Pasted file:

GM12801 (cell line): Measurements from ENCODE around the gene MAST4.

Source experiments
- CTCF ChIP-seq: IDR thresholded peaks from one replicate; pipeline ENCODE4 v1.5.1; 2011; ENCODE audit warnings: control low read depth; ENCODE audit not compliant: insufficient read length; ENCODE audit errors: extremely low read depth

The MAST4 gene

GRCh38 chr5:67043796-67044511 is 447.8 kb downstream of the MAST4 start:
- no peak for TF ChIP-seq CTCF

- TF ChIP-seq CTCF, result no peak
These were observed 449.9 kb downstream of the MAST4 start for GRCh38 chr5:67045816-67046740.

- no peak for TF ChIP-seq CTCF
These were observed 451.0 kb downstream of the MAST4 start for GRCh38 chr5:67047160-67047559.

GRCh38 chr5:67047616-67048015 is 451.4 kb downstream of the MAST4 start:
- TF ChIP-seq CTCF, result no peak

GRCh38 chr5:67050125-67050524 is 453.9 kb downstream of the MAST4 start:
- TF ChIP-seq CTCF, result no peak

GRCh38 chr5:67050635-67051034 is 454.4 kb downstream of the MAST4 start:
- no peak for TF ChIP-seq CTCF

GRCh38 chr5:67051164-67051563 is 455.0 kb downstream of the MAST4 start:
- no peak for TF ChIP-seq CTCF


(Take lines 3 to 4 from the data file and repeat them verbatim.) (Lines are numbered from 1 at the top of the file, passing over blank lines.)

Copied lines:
- CTCF ChIP-seq: IDR thresholded peaks from one replicate; pipeline ENCODE4 v1.5.1; 2011; ENCODE audit warnings: control low read depth; ENCODE audit not compliant: insufficient read length; ENCODE audit errors: extremely low read depth

The MAST4 gene